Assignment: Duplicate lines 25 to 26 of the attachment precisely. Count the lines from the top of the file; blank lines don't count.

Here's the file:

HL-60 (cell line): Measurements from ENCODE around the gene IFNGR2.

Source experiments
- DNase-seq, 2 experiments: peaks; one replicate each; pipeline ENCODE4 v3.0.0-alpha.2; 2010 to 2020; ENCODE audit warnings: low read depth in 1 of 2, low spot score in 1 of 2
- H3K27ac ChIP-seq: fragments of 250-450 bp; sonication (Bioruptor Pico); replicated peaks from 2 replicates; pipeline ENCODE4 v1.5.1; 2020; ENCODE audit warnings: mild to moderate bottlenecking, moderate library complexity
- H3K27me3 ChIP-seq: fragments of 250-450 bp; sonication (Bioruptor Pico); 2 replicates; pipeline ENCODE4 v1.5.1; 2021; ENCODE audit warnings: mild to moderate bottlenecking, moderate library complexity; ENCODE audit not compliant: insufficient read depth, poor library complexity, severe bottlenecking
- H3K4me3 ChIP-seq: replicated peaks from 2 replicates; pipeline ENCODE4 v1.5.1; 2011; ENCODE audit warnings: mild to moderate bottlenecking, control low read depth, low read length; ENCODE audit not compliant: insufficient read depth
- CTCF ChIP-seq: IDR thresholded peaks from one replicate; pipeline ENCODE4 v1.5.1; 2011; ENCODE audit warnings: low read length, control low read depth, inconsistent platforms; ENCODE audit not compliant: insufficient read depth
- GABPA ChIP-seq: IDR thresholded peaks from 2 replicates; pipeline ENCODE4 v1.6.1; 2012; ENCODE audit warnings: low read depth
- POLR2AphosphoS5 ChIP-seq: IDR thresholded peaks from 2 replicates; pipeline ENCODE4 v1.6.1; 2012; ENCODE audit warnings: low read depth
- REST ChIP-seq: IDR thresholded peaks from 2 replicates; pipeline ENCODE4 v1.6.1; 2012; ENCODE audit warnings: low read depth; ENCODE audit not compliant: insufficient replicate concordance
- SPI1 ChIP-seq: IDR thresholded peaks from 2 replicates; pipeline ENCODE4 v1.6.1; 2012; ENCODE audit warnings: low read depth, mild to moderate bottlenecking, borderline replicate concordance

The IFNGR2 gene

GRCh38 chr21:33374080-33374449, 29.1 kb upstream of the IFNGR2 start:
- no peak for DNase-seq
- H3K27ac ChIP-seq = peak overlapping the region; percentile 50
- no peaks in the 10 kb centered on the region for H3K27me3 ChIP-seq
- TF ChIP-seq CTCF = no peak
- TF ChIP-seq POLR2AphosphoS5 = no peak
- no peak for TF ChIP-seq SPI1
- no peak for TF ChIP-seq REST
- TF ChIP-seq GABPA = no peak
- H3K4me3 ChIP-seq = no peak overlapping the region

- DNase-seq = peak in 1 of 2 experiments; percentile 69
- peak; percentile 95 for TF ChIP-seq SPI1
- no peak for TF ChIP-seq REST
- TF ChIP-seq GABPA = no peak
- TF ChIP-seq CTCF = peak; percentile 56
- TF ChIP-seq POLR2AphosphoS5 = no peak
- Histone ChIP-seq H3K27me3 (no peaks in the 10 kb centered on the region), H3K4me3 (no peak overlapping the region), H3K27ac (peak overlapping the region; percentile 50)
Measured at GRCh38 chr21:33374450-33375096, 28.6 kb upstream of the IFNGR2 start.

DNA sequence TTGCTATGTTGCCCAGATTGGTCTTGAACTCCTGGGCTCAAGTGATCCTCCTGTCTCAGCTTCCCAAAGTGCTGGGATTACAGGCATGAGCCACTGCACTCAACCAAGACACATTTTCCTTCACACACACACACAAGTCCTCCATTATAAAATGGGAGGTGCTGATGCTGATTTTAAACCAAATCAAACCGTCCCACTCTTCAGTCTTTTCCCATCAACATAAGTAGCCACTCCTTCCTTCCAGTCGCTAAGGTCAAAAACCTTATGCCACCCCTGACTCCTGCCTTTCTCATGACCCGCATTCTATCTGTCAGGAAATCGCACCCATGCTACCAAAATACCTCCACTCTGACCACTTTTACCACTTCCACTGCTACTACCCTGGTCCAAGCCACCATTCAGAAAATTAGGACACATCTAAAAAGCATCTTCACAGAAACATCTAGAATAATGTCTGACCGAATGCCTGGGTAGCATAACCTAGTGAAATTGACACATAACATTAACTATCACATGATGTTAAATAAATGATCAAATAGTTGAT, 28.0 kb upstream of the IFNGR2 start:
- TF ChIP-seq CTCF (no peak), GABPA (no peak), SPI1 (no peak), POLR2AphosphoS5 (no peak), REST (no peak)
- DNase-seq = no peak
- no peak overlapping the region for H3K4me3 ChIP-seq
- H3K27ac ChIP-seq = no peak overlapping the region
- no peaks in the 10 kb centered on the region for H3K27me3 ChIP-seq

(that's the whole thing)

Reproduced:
- no peak for TF ChIP-seq REST
- TF ChIP-seq GABPA = no peak